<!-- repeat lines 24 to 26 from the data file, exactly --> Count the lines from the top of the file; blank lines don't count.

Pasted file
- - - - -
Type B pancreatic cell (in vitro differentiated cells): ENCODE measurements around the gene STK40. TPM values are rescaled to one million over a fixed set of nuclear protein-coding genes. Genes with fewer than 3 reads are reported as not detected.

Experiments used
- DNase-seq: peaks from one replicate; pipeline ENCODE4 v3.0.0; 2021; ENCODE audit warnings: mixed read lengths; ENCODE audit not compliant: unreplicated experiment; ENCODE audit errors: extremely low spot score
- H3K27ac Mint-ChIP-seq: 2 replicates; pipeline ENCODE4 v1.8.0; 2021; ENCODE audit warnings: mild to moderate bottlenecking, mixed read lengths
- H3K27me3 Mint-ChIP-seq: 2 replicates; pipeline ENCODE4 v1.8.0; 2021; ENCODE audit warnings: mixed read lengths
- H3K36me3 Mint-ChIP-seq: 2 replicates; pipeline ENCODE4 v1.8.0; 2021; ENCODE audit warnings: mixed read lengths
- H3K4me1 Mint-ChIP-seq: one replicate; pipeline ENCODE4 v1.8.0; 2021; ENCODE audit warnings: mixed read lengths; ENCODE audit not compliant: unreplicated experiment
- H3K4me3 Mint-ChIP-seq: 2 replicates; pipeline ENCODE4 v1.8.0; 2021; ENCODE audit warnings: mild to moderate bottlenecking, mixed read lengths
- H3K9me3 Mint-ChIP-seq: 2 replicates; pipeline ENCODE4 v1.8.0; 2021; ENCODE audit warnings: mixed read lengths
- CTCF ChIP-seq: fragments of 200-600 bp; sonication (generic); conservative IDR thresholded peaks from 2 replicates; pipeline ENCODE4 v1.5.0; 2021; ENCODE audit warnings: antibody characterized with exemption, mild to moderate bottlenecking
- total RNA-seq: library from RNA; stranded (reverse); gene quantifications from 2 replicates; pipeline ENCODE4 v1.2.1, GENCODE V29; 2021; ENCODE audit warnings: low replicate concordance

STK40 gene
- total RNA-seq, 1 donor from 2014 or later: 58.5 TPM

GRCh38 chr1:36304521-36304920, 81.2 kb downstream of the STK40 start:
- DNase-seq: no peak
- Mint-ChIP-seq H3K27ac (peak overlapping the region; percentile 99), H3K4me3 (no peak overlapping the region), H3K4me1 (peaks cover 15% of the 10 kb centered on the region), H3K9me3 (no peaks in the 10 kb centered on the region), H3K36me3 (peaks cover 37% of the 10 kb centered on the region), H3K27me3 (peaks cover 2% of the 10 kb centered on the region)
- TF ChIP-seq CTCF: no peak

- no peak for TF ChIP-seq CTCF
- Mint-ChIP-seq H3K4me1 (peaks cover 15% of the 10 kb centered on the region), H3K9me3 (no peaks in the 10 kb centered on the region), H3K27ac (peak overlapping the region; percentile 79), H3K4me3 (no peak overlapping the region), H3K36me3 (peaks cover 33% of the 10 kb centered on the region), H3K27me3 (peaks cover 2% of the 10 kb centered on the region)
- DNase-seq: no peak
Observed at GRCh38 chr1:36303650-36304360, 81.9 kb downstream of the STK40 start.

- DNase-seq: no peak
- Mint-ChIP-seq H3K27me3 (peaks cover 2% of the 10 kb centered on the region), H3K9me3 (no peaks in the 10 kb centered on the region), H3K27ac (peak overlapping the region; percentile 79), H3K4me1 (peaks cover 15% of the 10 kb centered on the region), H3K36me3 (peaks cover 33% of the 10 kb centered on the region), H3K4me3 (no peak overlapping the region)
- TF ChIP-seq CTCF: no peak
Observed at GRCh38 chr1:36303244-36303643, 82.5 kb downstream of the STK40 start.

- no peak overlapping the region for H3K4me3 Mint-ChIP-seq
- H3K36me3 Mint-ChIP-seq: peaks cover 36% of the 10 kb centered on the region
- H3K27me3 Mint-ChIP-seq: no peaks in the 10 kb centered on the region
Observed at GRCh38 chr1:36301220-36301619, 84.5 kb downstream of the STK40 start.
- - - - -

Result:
- TF ChIP-seq CTCF: no peak
Observed at GRCh38 chr1:36303244-36303643, 82.5 kb downstream of the STK40 start.

- no peak overlapping the region for H3K4me3 Mint-ChIP-seq